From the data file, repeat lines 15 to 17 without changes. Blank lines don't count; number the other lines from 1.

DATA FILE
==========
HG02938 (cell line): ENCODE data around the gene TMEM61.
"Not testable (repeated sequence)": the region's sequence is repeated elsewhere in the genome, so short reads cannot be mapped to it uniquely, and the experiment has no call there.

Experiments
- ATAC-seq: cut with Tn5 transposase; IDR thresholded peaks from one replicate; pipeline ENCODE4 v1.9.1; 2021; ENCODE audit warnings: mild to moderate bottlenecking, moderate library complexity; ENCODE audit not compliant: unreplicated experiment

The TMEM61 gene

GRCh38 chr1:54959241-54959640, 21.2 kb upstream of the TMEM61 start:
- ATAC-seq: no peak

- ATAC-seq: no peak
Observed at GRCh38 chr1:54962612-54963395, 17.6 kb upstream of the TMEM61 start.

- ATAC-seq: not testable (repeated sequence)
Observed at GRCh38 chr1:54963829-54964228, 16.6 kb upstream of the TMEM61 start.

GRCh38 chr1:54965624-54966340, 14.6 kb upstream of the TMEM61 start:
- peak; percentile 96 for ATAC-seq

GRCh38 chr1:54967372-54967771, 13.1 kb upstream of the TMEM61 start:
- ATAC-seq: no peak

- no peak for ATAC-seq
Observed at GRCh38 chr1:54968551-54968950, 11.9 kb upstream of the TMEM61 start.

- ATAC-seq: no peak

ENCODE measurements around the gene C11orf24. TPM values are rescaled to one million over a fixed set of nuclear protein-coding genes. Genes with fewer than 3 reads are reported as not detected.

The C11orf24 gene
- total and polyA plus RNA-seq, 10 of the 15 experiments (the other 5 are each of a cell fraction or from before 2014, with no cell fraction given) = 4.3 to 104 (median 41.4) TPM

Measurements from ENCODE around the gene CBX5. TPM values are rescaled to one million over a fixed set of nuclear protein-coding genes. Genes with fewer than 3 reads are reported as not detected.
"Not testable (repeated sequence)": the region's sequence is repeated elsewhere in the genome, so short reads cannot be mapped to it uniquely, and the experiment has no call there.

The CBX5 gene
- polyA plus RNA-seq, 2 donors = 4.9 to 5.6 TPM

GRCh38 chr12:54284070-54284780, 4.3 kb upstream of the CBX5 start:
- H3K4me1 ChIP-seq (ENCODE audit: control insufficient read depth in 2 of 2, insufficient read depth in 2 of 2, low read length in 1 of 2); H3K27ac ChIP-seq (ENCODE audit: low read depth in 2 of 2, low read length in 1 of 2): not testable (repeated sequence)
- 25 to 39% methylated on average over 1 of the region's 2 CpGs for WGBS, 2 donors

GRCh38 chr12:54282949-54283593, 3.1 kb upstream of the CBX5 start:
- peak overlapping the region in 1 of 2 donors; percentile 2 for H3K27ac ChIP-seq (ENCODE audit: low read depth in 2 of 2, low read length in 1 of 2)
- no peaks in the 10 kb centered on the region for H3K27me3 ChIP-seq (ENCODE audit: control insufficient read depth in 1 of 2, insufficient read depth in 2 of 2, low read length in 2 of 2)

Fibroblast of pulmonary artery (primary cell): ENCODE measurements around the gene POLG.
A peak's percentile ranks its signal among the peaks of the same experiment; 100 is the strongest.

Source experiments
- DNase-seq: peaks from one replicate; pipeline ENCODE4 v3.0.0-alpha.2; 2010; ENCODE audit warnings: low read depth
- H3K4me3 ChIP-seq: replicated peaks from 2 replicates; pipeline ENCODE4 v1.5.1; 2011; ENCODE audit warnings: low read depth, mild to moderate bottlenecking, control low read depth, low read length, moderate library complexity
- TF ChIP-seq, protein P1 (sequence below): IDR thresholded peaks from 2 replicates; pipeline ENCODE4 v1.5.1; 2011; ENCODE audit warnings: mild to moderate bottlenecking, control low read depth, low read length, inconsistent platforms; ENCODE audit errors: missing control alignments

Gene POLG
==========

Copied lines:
- ATAC-seq: no peak

- no peak for ATAC-seq
Observed at GRCh38 chr1:54968551-54968950, 11.9 kb upstream of the TMEM61 start.